Dominique Ristori was appointed Director General of the Joint Research Center ( JRC ) on 1st December 2010.
Knowing his positive mind set and his sense of creativity, I have no doubt that he gives the JRC a new impulse and even more visibility and consideration.
I recently met with Dominique Ristori. We share a lot of memories, when he was cooperating with our Forum in his capacity as Director in the Directorate General for Energy.
I would like to thank him for accepting to answer my questions during an interview that you will find on the last page of this Bulletin.
JCC: How do you see the role of science in policy-making?
DR: The importance of a solid evidence base for policy-making has increased significantly over the past years. This is a direct consequence of policy files becoming more and more complex in nature, just think of biofuels or genetically modified organisms. The current financial crisis in Europe is another example, with matters requiring highly technical expertise. Policy-makers need to receive scientific facts and figures before decisions are taken. This gives science a huge opportunity, but also an enormous responsibility.
JCC: You started one year ago as Director-General of the European Commission's Joint Research Centre (JRC). How has the JRC responded to the new policy demands?
DR: Being the only Directorate-General of the Commission carrying out direct research, we have set out the clear message that the JRC is the Commission's in-house science service. With seven institutes located all over Europe, it is our role to make sure that the development, implementation and monitoring of European policies is based on the scientific state-of-the-art. While the JRC has build up a remarkable reputation in the scientific community in the past, the current economic challenges clearly demonstrated that the organisation had to become much more responsive to policy demands, providing full support to the Europe 2020 priorities. Take for instance our support to key issues such as climate change, environment, food security and nuclear safety.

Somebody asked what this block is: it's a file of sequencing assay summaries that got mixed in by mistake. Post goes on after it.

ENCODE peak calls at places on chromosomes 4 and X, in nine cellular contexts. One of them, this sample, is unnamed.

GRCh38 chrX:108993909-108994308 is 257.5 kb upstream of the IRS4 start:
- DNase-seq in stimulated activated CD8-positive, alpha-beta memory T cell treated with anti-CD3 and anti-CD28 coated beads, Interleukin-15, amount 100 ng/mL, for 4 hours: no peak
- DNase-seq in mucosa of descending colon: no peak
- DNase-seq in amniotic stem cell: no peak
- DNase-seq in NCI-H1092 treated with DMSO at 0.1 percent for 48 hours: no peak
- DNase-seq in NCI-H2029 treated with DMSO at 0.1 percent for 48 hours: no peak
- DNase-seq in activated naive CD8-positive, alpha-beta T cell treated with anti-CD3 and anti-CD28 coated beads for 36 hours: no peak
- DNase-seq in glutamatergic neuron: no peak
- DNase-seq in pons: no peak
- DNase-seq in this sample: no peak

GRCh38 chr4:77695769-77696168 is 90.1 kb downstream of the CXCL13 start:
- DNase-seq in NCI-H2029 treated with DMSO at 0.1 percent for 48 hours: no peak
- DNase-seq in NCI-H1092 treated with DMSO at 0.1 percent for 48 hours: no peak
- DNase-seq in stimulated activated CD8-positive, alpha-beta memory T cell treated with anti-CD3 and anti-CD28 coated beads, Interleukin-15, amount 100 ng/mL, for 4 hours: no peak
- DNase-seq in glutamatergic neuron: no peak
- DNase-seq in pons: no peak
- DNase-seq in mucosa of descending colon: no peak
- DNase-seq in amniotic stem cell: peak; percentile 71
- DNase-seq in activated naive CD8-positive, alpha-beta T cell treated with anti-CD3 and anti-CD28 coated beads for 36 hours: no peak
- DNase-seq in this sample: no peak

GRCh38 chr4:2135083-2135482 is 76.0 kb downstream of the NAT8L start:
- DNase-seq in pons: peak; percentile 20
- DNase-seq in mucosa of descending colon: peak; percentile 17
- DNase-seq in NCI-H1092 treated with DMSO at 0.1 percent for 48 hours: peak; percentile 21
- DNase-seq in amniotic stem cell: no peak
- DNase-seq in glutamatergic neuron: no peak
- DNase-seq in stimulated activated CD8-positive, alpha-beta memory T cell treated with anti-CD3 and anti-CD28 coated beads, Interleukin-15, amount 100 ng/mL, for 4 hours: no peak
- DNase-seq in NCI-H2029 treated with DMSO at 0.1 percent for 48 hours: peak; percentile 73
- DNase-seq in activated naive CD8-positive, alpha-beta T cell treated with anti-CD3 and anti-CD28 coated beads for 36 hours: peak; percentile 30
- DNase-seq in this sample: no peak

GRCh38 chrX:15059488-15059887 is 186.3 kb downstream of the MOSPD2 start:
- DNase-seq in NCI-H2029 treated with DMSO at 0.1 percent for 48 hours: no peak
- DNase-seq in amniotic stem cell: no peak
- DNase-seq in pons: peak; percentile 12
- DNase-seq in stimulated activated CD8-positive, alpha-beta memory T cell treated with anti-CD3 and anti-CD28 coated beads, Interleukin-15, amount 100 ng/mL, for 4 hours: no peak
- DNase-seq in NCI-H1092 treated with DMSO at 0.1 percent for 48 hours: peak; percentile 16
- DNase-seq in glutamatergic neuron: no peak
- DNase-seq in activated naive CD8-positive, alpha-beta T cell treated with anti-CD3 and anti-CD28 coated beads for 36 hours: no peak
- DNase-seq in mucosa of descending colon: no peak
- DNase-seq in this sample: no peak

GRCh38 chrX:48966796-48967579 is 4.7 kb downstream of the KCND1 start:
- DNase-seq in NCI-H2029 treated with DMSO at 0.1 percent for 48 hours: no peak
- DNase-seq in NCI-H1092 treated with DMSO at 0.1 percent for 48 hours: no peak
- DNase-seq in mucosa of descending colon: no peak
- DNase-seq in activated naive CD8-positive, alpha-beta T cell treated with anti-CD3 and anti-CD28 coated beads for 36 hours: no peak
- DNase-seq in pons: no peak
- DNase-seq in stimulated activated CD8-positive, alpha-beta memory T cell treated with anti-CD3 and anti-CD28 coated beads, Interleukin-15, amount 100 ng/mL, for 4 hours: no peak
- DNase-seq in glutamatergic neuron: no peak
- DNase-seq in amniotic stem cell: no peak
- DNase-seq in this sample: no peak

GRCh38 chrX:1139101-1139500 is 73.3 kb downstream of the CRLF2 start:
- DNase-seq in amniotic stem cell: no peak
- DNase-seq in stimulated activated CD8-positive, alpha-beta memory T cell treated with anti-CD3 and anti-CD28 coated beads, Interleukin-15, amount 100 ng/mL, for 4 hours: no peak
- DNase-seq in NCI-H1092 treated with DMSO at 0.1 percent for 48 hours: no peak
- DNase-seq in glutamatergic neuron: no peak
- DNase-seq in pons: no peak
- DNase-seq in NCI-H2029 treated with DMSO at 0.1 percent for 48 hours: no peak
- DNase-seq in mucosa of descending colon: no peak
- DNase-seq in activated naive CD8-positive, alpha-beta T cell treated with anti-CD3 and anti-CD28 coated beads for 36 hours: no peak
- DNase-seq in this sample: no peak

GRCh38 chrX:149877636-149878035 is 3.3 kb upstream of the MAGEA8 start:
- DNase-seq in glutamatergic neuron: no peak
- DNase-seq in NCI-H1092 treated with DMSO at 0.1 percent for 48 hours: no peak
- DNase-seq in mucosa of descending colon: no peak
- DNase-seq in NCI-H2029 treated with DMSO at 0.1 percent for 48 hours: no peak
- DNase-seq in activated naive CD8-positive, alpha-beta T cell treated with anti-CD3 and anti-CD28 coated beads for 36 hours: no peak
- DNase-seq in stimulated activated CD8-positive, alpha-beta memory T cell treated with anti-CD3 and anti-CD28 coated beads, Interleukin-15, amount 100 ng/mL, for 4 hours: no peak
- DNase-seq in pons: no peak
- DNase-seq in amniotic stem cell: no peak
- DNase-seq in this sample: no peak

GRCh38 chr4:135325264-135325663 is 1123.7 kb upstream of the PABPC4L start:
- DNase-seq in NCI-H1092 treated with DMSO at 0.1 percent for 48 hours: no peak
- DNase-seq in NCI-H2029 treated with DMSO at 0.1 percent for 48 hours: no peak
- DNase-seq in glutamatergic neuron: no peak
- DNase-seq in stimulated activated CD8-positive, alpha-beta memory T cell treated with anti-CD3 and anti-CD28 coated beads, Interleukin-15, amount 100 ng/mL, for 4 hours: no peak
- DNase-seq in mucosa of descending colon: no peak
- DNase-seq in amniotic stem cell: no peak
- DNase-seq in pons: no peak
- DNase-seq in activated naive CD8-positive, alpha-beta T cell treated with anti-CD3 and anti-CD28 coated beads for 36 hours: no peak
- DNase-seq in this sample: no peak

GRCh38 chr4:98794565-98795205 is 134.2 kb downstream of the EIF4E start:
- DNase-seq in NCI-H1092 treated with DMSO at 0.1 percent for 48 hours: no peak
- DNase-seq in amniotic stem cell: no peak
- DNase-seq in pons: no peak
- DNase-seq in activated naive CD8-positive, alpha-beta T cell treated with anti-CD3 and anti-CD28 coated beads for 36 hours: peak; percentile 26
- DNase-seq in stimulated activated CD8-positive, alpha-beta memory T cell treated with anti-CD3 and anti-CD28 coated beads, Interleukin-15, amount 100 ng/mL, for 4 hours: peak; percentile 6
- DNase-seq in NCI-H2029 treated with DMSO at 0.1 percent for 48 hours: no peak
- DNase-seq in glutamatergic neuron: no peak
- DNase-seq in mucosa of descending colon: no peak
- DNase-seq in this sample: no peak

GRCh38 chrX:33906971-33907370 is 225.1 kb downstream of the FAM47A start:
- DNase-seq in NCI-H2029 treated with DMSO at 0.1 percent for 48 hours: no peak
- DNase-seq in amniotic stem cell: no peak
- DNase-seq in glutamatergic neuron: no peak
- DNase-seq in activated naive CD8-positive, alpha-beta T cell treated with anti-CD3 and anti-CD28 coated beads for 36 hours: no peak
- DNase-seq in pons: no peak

JCC: Which priorities have you set for the JRC?
DR: The JRC supports the grand challenges of the future in a number of key priority areas: energy (in particular, energy efficiency, renewables, smart grids), clean transport, agriculture and food security, environment and climate change, health and consumer protection, information and communication technologies, safety and security including for nuclear. However, just being excellent in any of those areas is not enough. The key lies in connecting these fields horizontally in an interdisciplinary manner. It is for this reason that we are investing into further extending our competences in socioeconomic research and integrated modelling, making sure that the Commission has independent expertise at hand. Furthermore, we are building up a capacity in scientific foresight and policy anticipation. In times of accelerating societal and technological change, it is absolutely necessary to be able to look beyond the horizon and proactively inform policy-makers about issues that might require a policy response in the future.
JCC: Which role does the cooperation with partner organisations play in this context?
DR: A crucial one. While it is essential for the Commission to have its own in-house scientific advice, independent of national or private interests, we have to ensure that the expertise existing in the Member States and elsewhere is used to its full extent. This is the reason why one of my priorities has been to strengthen the JRC's networking with strategic partners in Europe and world-wide. Apart from an increased dialogue with the European Parliament and Council, this means in particular teaming up with top players in the Member States representing industry, academia and civil society. For example, we signed recently an agreement with the European Academies Science Advisory Council (EASAC), aiming at establishing closer links between EU national science academies and the policy-making processes in the EU. Likewise, we are strengthening our collaboration with partners in key international partner countries, most notably the US. Take for instance the close partnership which we are developing with the US Department of Energy on electro-mobility and smart grids, in view of promoting a joint approach among scientists and common standards between the EU and the US. And, finally, don't forget about our work for Africa: the JRC has just prepared a mapping of renewable energy in Africa in order to facilitate the use of sustainable energy sources in this continent.
JCC: And the future perspectives?
DR: The JRC will further develop scientific support to key European initiatives, such as electro-mobility, food security and eco-industries, in close cooperation with the European Institutions, other stakeholders and the scientific community, including at international level.